The second part of our pumpkin adventure was getting to the good stuff: the ooey-gooey insides! This sensorimotor experience is fantastic for all ages. As an adult partaking in the experience, I was surprised by how cold, wet and stringy it was. I was also surprised my daughter didn’t make more of a mess (I dressed her in old clothes and proactively covered my floor, expecting an orange explosion).
This is also a great time to introduce more refined vocabulary and concepts or apply the ones you have already explored in your readings together. Use all five senses to interact with your pumpkin. The depth of your conversation will depend on your child’s age and their predisposed interests.
- What do you see? Does the inside of the pumpkin look the way you thought it would? Does it remind you of anything? What colours are inside? What shape is it?
- How does it feel? (Note: If your child uses an adjective like “gross” or “disgusting”, probe them further. Why is it gross? What makes it disgusting?) This is also a good time to contrast this fresh raw pumpkin to other forms you may have seen (in the previous post, there was a picture of my daughter touching the inside of a smashed pumpkin at the corn maze. That pumpkin was dry and hard since it had been laying in the sun for a while). Is it heavy? With older children, you can also estimate how much it weighs.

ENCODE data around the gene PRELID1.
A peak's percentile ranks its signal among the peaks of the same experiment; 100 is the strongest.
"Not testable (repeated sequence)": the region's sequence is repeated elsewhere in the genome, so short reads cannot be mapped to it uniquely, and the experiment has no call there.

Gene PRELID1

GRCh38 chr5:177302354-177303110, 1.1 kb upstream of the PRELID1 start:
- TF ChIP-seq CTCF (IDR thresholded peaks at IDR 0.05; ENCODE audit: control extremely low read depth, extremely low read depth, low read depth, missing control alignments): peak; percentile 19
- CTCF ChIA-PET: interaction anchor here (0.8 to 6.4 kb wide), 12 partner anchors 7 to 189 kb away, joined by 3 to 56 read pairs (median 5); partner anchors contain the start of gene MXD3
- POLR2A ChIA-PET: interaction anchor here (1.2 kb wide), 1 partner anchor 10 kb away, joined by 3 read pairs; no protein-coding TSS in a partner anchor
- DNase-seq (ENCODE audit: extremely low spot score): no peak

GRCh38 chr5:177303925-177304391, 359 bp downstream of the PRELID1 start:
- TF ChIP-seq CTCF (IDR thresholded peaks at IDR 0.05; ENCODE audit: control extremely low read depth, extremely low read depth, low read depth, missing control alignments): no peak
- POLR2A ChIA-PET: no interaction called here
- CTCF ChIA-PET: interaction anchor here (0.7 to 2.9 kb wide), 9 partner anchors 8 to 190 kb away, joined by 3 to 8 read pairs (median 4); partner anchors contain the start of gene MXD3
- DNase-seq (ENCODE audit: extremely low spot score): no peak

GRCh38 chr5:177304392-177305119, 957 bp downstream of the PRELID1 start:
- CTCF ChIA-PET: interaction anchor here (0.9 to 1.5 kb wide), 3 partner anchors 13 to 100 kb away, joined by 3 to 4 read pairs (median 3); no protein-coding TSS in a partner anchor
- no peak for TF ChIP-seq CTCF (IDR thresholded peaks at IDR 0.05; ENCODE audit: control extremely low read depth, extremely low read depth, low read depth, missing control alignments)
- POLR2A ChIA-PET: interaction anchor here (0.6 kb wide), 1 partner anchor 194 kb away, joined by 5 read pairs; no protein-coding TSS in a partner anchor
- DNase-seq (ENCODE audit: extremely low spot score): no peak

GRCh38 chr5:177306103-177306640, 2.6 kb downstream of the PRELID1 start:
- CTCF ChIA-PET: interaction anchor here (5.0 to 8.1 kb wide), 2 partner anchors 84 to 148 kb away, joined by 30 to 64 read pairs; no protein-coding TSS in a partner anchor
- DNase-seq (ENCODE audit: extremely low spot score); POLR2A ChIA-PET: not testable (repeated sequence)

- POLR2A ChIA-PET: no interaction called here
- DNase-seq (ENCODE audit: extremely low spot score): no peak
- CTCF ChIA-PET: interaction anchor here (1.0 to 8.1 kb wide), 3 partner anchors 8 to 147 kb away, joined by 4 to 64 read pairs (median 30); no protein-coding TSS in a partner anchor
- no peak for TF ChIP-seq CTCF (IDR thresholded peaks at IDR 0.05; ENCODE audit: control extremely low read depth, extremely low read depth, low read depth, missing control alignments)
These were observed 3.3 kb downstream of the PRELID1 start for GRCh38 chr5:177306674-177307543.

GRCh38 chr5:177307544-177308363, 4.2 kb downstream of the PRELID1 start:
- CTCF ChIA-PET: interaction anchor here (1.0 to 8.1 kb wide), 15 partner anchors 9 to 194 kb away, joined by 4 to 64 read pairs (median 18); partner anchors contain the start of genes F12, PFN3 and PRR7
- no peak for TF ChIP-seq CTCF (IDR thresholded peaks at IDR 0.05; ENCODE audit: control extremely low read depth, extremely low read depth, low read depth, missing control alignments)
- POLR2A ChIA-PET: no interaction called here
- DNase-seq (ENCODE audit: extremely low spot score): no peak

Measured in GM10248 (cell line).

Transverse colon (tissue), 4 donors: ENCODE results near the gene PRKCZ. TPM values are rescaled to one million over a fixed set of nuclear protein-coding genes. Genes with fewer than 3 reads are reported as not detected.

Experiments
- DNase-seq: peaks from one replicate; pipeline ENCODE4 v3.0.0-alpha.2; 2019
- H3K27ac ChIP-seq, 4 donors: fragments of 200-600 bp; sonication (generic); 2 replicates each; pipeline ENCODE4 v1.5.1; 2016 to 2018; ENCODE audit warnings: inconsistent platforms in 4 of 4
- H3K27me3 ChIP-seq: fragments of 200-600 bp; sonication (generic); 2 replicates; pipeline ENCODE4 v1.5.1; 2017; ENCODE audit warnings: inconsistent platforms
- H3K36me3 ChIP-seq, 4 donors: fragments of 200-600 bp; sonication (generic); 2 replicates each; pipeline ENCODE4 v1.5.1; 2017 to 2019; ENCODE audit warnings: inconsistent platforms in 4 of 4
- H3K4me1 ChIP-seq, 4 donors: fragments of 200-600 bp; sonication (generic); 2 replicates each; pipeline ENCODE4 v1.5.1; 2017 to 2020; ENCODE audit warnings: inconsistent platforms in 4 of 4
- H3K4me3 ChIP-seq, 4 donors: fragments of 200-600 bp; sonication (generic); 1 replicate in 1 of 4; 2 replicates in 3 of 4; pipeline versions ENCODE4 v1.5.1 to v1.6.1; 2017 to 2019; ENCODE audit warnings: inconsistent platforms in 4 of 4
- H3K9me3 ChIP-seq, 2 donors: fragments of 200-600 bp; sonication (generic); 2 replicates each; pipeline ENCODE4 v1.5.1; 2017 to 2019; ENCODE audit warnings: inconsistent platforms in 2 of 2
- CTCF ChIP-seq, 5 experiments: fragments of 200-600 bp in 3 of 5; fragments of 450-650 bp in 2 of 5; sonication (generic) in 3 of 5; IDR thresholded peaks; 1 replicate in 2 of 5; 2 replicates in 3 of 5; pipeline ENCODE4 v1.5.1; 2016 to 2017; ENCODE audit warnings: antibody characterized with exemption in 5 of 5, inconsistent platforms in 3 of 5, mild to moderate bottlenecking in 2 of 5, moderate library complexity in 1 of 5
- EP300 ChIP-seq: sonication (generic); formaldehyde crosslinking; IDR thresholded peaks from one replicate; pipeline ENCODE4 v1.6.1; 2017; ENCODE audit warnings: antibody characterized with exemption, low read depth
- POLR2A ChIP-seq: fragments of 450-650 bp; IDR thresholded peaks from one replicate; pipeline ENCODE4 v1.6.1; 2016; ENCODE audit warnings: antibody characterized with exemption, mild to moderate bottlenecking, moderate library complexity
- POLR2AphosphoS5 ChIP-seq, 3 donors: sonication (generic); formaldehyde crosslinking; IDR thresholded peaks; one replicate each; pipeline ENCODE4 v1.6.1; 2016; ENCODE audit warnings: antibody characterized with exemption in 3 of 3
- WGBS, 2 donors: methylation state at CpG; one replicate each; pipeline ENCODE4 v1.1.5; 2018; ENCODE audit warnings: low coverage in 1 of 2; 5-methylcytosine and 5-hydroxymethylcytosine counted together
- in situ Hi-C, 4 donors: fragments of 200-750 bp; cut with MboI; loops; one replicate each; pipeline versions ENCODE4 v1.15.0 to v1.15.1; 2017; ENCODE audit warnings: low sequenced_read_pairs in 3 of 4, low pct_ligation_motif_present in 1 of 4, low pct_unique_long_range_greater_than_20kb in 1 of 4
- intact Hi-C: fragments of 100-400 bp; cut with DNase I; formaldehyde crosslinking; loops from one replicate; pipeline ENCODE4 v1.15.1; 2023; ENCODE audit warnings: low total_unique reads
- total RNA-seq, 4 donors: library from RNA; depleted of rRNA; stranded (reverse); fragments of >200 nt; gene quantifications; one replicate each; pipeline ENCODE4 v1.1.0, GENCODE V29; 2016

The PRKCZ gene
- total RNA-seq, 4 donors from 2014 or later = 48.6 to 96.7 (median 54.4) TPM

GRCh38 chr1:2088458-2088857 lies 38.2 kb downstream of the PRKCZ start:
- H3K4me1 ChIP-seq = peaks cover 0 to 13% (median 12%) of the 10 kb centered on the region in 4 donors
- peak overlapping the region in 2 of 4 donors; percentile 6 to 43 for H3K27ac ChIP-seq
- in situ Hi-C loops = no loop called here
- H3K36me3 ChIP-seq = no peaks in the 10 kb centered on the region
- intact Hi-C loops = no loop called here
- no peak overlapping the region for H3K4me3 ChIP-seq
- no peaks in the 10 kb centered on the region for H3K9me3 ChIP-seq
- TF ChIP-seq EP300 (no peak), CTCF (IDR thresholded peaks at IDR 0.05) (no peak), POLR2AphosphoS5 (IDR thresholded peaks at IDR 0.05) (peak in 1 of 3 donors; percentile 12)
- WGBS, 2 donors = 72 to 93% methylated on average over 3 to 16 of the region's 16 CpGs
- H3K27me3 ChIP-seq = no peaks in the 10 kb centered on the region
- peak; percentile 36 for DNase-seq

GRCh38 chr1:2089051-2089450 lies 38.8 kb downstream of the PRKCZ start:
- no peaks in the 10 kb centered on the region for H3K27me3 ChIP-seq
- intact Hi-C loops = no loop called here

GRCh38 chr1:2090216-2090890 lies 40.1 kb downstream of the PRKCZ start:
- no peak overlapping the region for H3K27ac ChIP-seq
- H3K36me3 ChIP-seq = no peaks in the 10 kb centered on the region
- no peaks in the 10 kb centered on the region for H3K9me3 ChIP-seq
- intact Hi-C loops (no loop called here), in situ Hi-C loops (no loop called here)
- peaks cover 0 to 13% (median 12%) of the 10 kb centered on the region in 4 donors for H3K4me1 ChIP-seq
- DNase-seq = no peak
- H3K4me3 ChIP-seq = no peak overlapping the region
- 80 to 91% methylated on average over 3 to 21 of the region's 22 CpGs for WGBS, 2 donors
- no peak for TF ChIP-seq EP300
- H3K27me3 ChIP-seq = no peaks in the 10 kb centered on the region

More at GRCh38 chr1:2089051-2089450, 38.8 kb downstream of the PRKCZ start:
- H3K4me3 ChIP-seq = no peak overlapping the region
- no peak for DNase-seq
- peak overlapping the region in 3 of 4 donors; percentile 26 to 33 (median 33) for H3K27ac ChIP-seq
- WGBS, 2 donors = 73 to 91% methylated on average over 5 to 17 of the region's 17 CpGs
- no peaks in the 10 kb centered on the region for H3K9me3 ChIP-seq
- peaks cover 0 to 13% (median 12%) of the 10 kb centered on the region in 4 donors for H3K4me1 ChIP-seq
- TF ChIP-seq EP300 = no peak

- How does the pumpkin smell? Does it remind you of anything?
- How does it taste? (you may have a child brave enough to try this one)
- How does it sound? It may be interesting to compare the sound when you knock on the pumpkin, pre and post-gutting.
You can also use this time to draw on other areas of learning. My daughter is particularly interested in fine-motor activities and numeracy – she enjoys handling small items one by one, making the seeds ideal for counting. With older children you can estimate how many seeds you think are inside of the pumpkin or estimate how many seeds are in one fistful. The nice thing about this approach is that you can count the seeds and adjust your estimate before trying again with the next fistful. If you have multiple pumpkins, you can work on sequencing (ex. arrange them by biggest to smallest etc.)
The next thing we did was wash the pumpkin seeds (we intended on toasting them later). My daughter has washed things in a basin on the floor before, but this time I decided to pull up a chair and let her stand at the sink. She was super excited for the change in view. Most toddlers love to play in water. To provide more sensory variation, you can adjust the temperature of the water, vary the force, and change the flow to the shower setting if your faucet has this feature.
Next, we lay the seeds out on a kitchen towel and allowed them to dry until we were ready for the next experience, a few days later.